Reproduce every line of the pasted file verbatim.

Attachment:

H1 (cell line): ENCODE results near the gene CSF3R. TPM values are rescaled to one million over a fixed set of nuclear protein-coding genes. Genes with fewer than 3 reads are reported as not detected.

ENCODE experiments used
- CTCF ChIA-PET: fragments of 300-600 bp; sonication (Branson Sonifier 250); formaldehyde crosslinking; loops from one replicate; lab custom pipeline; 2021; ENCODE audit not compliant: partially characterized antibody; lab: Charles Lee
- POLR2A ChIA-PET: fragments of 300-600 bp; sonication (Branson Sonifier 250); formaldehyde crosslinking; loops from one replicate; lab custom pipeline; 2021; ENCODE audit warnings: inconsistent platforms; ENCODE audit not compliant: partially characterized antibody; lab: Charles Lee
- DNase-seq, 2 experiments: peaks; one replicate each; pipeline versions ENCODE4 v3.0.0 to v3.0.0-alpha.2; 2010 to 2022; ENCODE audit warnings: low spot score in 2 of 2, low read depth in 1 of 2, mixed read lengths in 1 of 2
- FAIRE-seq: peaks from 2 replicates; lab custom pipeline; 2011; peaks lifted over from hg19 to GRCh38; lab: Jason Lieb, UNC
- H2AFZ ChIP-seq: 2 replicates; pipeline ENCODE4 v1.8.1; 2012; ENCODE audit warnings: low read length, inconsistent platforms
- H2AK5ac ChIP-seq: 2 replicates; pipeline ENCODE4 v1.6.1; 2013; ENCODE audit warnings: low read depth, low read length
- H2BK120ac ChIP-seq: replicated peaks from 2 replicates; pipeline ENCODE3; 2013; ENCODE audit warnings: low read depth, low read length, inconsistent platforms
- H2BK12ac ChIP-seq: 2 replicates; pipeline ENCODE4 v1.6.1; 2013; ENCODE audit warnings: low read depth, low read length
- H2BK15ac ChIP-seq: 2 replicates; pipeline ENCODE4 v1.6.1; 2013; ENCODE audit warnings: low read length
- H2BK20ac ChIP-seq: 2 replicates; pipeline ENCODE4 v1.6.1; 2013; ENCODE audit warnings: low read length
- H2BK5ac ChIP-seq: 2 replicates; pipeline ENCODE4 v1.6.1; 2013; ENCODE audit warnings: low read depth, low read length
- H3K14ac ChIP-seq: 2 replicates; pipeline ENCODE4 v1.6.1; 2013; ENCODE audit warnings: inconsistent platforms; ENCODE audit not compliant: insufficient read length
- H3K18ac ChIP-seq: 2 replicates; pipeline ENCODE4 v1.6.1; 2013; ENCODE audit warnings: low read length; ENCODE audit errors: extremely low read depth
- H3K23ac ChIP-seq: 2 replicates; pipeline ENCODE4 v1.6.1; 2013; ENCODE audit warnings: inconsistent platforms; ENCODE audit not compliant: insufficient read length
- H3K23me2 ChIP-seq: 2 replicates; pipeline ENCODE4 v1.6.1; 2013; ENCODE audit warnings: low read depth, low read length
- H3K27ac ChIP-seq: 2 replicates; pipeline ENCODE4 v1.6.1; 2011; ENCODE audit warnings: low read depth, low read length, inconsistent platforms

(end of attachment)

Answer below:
H1 (cell line): ENCODE results near the gene CSF3R. TPM values are rescaled to one million over a fixed set of nuclear protein-coding genes. Genes with fewer than 3 reads are reported as not detected.

ENCODE experiments used
- CTCF ChIA-PET: fragments of 300-600 bp; sonication (Branson Sonifier 250); formaldehyde crosslinking; loops from one replicate; lab custom pipeline; 2021; ENCODE audit not compliant: partially characterized antibody; lab: Charles Lee
- POLR2A ChIA-PET: fragments of 300-600 bp; sonication (Branson Sonifier 250); formaldehyde crosslinking; loops from one replicate; lab custom pipeline; 2021; ENCODE audit warnings: inconsistent platforms; ENCODE audit not compliant: partially characterized antibody; lab: Charles Lee
- DNase-seq, 2 experiments: peaks; one replicate each; pipeline versions ENCODE4 v3.0.0 to v3.0.0-alpha.2; 2010 to 2022; ENCODE audit warnings: low spot score in 2 of 2, low read depth in 1 of 2, mixed read lengths in 1 of 2
- FAIRE-seq: peaks from 2 replicates; lab custom pipeline; 2011; peaks lifted over from hg19 to GRCh38; lab: Jason Lieb, UNC
- H2AFZ ChIP-seq: 2 replicates; pipeline ENCODE4 v1.8.1; 2012; ENCODE audit warnings: low read length, inconsistent platforms
- H2AK5ac ChIP-seq: 2 replicates; pipeline ENCODE4 v1.6.1; 2013; ENCODE audit warnings: low read depth, low read length
- H2BK120ac ChIP-seq: replicated peaks from 2 replicates; pipeline ENCODE3; 2013; ENCODE audit warnings: low read depth, low read length, inconsistent platforms
- H2BK12ac ChIP-seq: 2 replicates; pipeline ENCODE4 v1.6.1; 2013; ENCODE audit warnings: low read depth, low read length
- H2BK15ac ChIP-seq: 2 replicates; pipeline ENCODE4 v1.6.1; 2013; ENCODE audit warnings: low read length
- H2BK20ac ChIP-seq: 2 replicates; pipeline ENCODE4 v1.6.1; 2013; ENCODE audit warnings: low read length
- H2BK5ac ChIP-seq: 2 replicates; pipeline ENCODE4 v1.6.1; 2013; ENCODE audit warnings: low read depth, low read length
- H3K14ac ChIP-seq: 2 replicates; pipeline ENCODE4 v1.6.1; 2013; ENCODE audit warnings: inconsistent platforms; ENCODE audit not compliant: insufficient read length
- H3K18ac ChIP-seq: 2 replicates; pipeline ENCODE4 v1.6.1; 2013; ENCODE audit warnings: low read length; ENCODE audit errors: extremely low read depth
- H3K23ac ChIP-seq: 2 replicates; pipeline ENCODE4 v1.6.1; 2013; ENCODE audit warnings: inconsistent platforms; ENCODE audit not compliant: insufficient read length
- H3K23me2 ChIP-seq: 2 replicates; pipeline ENCODE4 v1.6.1; 2013; ENCODE audit warnings: low read depth, low read length
- H3K27ac ChIP-seq: 2 replicates; pipeline ENCODE4 v1.6.1; 2011; ENCODE audit warnings: low read depth, low read length, inconsistent platforms